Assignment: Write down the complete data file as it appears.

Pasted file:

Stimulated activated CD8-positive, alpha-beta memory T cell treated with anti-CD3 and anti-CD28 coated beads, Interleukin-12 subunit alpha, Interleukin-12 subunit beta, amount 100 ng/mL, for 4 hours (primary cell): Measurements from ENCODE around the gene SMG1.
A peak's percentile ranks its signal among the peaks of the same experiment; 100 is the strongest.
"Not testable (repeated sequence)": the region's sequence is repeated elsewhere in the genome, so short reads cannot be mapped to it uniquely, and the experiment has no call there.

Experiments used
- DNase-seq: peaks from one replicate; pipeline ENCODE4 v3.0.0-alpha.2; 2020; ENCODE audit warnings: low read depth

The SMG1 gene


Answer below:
Stimulated activated CD8-positive, alpha-beta memory T cell treated with anti-CD3 and anti-CD28 coated beads, Interleukin-12 subunit alpha, Interleukin-12 subunit beta, amount 100 ng/mL, for 4 hours (primary cell): Measurements from ENCODE around the gene SMG1.
A peak's percentile ranks its signal among the peaks of the same experiment; 100 is the strongest.
"Not testable (repeated sequence)": the region's sequence is repeated elsewhere in the genome, so short reads cannot be mapped to it uniquely, and the experiment has no call there.

Experiments used
- DNase-seq: peaks from one replicate; pipeline ENCODE4 v3.0.0-alpha.2; 2020; ENCODE audit warnings: low read depth

The SMG1 gene